In 2003, the vaguely Seussian hellscape known as the live-action “The Cat in the Hat” film adaptation was released. Packed with an uncomfortable amount of innuendo and bizarre turns by Mike Meyers, who played the title character in a full-on catsuit, it went on to win a number of awards like the Golden Raspberry for Worst Excuse for an Actual Movie (All Concept/No Content) and Worst Screenplay for a Film Grossing More Than $100 Million Worldwide.
It also marked the creation of the The Spencer Breslin Award (Worst Performance by a Child Actor), which was awarded to — you guessed it — Spencer Breslin, who played Conrad Walden, one of the kids babysat by the cat. To borrow from another adaptation of a beloved children’s book, just thinking about that movie instinctively conjures images of Arthur’s clenched fist for me.
It’s not surprising that in 2004, Audrey Geisel, Dr. Seuss’ widow, said she would not allow any further live-action adaptations of her husband’s works.
I know it may seem odd to start a review of a new streaming show by trashing a movie that’s over a decade old, but I think Dr. Seuss’ books hold such meaning for generations of young readers and their parents that it’s important to note how hard it is to translate his work into film — especially when deviating from the words and plot in the source material. That’s one reason that the 1966 “How the Grinch Stole Christmas!” movie played so well; thanks to involvement by Ted Geisel (Dr. Seuss), the adaptation was true to the original’s heart and illustration-style.
Netflix’s “Green Eggs and Ham,” created by Jared Stern, accomplishes this as well, while also expanding the world of the original book (which famously only used a vocabulary of 50 words) in really clever ways to craft a 13-episode adventure . The basics of the series are the same: Sam-I-Am (Adam Devine) is still the optimistic fan of the verdant breakfast dish, who wants to eat it here, there, and everywhere; Guy-Am-I (Michael Douglas) is his curmudgeonly companion who is not feeling it.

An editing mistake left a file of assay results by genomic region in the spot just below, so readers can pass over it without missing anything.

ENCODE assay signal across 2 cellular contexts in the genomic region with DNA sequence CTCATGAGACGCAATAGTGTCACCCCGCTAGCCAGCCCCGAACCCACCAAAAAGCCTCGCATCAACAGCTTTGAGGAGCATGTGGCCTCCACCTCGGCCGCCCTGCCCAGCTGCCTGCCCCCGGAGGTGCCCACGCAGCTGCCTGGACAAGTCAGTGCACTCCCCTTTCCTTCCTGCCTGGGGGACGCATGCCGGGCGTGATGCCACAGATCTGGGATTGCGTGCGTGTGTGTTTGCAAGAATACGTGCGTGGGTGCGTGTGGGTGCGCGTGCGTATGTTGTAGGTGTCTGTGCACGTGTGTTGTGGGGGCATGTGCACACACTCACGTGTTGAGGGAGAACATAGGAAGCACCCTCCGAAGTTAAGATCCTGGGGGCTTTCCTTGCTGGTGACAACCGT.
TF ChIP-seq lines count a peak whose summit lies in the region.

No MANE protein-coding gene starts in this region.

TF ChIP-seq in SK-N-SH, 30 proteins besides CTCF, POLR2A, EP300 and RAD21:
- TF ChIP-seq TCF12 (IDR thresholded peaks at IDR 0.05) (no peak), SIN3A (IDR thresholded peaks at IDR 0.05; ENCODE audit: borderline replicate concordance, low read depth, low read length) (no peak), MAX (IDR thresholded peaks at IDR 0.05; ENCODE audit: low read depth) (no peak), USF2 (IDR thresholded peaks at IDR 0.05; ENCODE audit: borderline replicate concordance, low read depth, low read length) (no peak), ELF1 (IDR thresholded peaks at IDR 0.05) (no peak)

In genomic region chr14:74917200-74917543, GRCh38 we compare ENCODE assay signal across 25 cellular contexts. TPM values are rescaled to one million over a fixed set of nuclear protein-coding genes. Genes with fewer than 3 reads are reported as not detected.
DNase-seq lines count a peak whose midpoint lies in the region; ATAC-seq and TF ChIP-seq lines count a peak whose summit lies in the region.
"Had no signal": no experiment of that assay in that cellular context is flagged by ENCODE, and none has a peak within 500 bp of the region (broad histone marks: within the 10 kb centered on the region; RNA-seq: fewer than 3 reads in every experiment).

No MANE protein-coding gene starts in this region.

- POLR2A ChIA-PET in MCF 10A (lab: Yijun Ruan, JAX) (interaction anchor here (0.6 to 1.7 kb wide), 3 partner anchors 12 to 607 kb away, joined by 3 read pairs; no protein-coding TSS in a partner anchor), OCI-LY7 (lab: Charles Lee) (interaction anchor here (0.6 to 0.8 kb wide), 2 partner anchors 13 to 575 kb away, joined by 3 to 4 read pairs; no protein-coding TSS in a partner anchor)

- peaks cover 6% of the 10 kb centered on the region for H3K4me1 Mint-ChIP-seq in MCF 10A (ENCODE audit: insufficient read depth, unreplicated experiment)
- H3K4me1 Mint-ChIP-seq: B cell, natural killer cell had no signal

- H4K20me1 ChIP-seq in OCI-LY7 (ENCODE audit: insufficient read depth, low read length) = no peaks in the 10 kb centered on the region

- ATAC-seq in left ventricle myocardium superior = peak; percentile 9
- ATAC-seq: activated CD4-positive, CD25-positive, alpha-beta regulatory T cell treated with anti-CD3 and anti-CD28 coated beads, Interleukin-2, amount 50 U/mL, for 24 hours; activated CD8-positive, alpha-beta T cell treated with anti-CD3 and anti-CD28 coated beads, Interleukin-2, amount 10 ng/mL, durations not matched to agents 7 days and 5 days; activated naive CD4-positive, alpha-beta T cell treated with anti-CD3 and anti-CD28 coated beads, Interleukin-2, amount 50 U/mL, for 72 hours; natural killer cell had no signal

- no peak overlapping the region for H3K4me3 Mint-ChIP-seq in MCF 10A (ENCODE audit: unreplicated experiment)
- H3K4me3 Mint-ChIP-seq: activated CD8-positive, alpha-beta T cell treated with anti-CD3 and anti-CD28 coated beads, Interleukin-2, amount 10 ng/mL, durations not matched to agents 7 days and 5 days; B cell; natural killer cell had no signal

But then the plot explodes. There’s an endangered creature called a chickaraffe who is busted out of the zoo. Guy is a failed tinkerer whose inventions all explode; he’s going to have to take a job as a paint-watcher because his ideas aren’t paying the bills. Eddie Izzard voices a subtly Trumpian character — with a mound of living, brassy hair — who collects animals for sport. There are Bad Guys and car chases. All of this is set in an ever-expanding Seuss-inspired world filled with color, texture, and whimsy.
While the show is definitely made with kids in mind, the cast — which includes Diane Keaton, Keegan-Michael Key, and Ilana Glazer , among others — helps make this accessible to adults. There are film references that will appeal to the grown-ups in the room, as well, like a “Les Miserables” parody and some “Shawshank Redemption” call-backs.
But what really gives the show this heart, even more so than the blossoming (if predictable) friendship between odd couple Guy and Sam, is the way the creators of this show have given each of the characters a meaty backstory. We understand their motivations, their shortcomings, and their desires — including why Sam is so attached to a dish that looks a little repulsive. “Green Eggs and Ham” has a sense of heart that transcends age and is greater than just a nostalgia grab.
“Green Eggs and Ham” is now streaming on Netflix